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Abbreviation for volt.
Abbreviation for volt-ampere.
Combination of Variable Resistor. A two-electrode semiconductor device having a non-linear, voltage-dependent resistance (usually a high resistance at low voltages and low resistance at high voltages). Often used to protect circuits against transient voltages.
The process of dipping a transformer or coil in varnish to bind or protect materials.
Voltage Collector Collector. Positive supply voltage of a Bipolar Junction Transistor. The doubled suffix indicates that the voltage is common. i.e. it is the supply voltage to one (or more) collectors and not just the voltage at a specific collector.
Voltage Drain Drain. Positive supply voltage of a Field Effect Transistor. The doubled suffix indicates that the voltage is common. i.e. it is the supply voltage to one (or more) drains and not just the voltage at a specific drain.
Abbreviation for Verband Deutscher Elektrotechniker.
Abbreviation for Voltage Dependent Resistor.
Voltage Emitter Emitter. Negative supply voltage of a Bipolar Junction Transistor. The doubled suffix indicates that the voltage is common. i.e. it is the supply voltage to one (or more) emitters and not just the voltage at a specific emitter.
German organisation charged to test and to evaluate products, including power sources. See http://www.vde.com/vde_en/
See Plated Through Hole.
Unit of measurement of electromotive force or potential difference. Symbol E, in electricity; symbol V in semiconductor circuits. A current of 1 A passing through a resistance of 1 ohm will produce a potential difference of 1 volt. See Ohm's Law. Written as 'volt'. Abbreviated to V.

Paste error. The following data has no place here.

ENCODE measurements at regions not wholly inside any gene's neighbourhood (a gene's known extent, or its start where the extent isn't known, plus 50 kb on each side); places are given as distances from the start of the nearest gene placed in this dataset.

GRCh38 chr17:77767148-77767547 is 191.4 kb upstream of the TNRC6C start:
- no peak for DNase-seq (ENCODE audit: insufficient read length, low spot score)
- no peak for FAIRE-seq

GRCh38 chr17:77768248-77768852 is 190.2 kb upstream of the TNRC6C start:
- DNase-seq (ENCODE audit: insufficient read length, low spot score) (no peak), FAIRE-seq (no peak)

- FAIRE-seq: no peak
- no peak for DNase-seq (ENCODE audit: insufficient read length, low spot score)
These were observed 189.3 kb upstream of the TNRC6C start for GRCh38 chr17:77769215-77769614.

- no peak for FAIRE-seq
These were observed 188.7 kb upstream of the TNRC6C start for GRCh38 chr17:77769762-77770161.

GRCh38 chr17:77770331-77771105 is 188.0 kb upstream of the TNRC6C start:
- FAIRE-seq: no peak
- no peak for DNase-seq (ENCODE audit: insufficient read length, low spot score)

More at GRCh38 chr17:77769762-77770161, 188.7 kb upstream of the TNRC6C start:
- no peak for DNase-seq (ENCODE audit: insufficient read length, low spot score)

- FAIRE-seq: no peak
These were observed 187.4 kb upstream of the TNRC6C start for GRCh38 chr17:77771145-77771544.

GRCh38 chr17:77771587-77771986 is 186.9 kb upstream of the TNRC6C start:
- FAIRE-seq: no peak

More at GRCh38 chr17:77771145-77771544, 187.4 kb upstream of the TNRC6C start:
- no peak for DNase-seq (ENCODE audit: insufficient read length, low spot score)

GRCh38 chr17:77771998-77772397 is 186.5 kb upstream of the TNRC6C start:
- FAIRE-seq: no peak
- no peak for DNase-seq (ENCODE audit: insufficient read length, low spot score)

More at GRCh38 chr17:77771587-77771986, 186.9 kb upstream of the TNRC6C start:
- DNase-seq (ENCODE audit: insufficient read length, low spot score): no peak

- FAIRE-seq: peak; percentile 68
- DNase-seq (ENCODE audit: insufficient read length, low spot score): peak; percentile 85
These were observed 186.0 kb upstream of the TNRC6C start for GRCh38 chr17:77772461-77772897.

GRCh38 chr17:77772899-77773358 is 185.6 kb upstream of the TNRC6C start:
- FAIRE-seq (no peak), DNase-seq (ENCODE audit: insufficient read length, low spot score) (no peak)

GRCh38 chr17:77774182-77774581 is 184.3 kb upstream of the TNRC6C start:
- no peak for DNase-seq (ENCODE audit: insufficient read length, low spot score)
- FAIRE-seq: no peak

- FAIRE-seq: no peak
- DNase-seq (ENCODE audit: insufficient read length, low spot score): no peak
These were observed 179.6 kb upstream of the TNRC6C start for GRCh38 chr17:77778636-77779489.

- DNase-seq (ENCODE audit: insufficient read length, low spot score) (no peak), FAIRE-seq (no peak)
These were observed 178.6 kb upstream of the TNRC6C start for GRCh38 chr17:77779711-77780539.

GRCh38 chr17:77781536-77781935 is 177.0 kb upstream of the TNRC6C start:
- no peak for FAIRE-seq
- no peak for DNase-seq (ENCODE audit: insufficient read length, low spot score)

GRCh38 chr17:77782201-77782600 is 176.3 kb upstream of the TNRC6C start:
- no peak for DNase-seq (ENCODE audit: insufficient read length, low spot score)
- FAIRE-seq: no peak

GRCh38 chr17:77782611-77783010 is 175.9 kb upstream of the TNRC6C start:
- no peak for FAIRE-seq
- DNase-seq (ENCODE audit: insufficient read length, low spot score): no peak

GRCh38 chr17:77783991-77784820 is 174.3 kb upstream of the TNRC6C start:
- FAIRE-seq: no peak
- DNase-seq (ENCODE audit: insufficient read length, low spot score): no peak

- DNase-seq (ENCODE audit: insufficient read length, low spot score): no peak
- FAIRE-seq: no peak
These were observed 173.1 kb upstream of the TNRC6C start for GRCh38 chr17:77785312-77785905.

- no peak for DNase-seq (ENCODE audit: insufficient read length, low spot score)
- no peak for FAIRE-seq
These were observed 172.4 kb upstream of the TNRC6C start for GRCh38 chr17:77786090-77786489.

Rate of change of voltage over a period of time expressed in volts/microseconds.
In a control circuit, the on-time x the voltage applied to the winding is controlled (effectively running the magnetic component at peak magnetic flux density).
A circuit in the control of the pulse width modulator located in the primary which terminates the pulse when the volt seconds applied to the primary of the transformer exceeds a predetermined value.
A derivative electrical quantity, E, measured in the units volts and defined in terms of the independently obtained ampere, I, and the unit or Resistance, ohm (R) by Ohm’s Law E=IR.
The difference in magnitude, in percent, between differential tracking output voltages of a power supply (PSU) where the voltages have equal nominal values with opposite polarities.
See Clamp Circuit
Another name for Varistor.
Tapped or series resistance or impedance across a source voltage to produce a lower output voltage.
Difference in potential between two points in a passive component or circuit.
Maximum or minimum value in a voltage range.
Bounding circuit used to set specified maximum or minimum voltage levels.
The process of holding voltage constant between selected parameters, the extent of which is expressed as a percent. See also Regulation.
A power source that delivers constant voltage.
The use of a circuit or device to hold an output voltage constant within given limits.
Unit of Apparent Power.
Voltage Source Source. Negative supply voltage of a Field Effect Transistor. The doubled suffix indicates that the voltage is common. i.e. it is the supply voltage to one (or more) sources and not just the voltage at a specific source.